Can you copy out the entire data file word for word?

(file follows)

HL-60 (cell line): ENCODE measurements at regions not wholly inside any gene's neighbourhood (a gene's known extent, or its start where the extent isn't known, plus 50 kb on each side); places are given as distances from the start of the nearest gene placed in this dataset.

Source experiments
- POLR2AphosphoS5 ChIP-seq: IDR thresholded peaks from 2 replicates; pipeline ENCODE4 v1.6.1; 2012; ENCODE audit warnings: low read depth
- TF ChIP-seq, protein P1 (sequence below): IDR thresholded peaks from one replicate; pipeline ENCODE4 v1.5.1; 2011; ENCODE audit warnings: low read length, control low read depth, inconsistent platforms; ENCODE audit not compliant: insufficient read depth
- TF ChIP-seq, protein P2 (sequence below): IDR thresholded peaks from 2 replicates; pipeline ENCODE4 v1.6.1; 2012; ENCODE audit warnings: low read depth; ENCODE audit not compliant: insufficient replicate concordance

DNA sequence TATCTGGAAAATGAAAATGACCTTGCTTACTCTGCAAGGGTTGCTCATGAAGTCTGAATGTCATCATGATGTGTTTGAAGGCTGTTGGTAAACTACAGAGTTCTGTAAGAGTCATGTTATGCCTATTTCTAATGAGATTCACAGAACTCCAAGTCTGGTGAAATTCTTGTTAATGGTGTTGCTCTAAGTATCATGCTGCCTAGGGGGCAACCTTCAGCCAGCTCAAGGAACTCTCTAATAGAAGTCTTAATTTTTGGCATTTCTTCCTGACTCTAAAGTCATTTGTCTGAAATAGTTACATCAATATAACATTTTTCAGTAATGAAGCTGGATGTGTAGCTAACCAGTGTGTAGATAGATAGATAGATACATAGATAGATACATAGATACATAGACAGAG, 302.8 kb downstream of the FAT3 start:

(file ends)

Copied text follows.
HL-60 (cell line): ENCODE measurements at regions not wholly inside any gene's neighbourhood (a gene's known extent, or its start where the extent isn't known, plus 50 kb on each side); places are given as distances from the start of the nearest gene placed in this dataset.

Source experiments
- POLR2AphosphoS5 ChIP-seq: IDR thresholded peaks from 2 replicates; pipeline ENCODE4 v1.6.1; 2012; ENCODE audit warnings: low read depth
- TF ChIP-seq, protein P1 (sequence below): IDR thresholded peaks from one replicate; pipeline ENCODE4 v1.5.1; 2011; ENCODE audit warnings: low read length, control low read depth, inconsistent platforms; ENCODE audit not compliant: insufficient read depth
- TF ChIP-seq, protein P2 (sequence below): IDR thresholded peaks from 2 replicates; pipeline ENCODE4 v1.6.1; 2012; ENCODE audit warnings: low read depth; ENCODE audit not compliant: insufficient replicate concordance

DNA sequence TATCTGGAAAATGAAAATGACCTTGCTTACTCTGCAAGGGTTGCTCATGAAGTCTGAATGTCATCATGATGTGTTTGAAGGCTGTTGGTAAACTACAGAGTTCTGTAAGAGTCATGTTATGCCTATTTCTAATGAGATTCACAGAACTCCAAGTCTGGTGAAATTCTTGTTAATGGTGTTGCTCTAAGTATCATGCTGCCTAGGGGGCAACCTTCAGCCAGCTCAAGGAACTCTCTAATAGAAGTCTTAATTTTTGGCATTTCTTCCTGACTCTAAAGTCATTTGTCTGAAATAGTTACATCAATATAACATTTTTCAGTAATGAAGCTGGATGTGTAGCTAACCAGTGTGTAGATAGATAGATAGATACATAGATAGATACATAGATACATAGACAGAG, 302.8 kb downstream of the FAT3 start: